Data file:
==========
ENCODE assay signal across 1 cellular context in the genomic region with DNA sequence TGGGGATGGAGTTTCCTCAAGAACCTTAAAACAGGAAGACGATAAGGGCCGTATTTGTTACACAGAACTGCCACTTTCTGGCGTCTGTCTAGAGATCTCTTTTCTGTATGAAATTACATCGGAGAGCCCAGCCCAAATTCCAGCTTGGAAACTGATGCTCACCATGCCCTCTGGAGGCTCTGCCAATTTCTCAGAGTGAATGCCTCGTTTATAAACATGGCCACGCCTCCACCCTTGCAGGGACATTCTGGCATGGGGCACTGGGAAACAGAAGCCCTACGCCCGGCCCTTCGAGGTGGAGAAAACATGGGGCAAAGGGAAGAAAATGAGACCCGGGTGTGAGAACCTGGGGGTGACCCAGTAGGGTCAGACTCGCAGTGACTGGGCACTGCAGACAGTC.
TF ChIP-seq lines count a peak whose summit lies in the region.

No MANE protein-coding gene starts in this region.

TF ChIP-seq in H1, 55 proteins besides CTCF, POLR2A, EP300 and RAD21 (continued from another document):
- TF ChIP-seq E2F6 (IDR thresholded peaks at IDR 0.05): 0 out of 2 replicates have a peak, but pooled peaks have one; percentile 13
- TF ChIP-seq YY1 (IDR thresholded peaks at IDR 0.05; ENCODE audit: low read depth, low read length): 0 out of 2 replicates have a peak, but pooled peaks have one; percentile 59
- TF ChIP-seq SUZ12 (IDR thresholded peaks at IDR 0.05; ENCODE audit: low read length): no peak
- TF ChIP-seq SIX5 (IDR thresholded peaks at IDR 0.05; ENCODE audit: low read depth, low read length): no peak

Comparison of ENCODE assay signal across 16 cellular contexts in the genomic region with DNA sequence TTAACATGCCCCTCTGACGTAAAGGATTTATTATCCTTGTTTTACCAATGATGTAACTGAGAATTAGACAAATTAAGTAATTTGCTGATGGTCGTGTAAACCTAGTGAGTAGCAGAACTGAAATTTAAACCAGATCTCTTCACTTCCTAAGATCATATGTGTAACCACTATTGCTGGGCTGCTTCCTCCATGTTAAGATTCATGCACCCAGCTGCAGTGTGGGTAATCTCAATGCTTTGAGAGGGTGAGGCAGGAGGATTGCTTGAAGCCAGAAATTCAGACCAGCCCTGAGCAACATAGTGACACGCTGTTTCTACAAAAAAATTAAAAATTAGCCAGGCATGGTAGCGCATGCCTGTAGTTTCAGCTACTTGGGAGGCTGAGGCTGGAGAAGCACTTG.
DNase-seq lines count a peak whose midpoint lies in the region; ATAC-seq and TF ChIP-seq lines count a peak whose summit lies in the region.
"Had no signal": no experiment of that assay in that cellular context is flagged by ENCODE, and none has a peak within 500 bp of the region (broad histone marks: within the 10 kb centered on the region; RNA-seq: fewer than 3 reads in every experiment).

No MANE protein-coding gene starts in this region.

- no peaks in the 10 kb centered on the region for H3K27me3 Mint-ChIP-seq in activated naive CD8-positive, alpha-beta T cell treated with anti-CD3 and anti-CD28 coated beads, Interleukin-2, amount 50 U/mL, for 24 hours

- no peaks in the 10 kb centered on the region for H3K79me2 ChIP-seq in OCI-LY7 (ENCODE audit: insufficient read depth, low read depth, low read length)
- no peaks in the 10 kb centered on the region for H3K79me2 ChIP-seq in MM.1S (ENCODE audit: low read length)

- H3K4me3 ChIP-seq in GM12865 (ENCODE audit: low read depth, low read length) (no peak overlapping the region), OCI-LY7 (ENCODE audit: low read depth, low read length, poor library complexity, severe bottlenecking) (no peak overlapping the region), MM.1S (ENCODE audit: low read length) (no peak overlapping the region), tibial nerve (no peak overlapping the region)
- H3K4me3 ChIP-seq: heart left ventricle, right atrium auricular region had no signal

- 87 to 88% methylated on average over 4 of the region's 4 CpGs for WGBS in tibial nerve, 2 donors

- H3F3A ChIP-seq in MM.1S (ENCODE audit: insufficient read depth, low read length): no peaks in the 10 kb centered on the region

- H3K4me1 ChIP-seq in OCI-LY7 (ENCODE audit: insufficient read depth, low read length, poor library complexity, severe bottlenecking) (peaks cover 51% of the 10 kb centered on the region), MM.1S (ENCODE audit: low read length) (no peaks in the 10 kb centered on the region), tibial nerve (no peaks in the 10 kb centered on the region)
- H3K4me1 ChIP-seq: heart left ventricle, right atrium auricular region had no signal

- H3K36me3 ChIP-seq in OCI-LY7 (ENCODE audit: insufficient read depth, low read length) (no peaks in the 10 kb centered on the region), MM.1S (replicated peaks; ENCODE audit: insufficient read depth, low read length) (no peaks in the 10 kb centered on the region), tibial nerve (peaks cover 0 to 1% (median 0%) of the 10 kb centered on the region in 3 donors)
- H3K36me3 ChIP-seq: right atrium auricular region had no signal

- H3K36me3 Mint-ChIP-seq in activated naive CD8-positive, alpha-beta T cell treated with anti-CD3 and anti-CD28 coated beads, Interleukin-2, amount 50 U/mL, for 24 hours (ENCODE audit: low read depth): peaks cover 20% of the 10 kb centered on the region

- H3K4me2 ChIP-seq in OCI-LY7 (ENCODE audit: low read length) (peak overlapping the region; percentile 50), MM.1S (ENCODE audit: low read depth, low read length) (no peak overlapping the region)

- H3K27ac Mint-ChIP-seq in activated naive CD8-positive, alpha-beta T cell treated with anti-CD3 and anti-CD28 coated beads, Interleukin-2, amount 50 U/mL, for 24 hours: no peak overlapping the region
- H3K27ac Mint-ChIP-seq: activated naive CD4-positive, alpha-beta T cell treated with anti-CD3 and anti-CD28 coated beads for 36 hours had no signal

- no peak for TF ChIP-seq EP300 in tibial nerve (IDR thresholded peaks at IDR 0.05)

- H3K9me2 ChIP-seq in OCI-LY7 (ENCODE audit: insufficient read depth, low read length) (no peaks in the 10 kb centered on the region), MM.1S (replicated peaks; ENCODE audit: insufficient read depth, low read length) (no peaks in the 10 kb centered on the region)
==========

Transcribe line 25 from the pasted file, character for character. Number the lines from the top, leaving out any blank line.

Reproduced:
- H3K4me2 ChIP-seq in OCI-LY7 (ENCODE audit: low read length) (peak overlapping the region; percentile 50), MM.1S (ENCODE audit: low read depth, low read length) (no peak overlapping the region)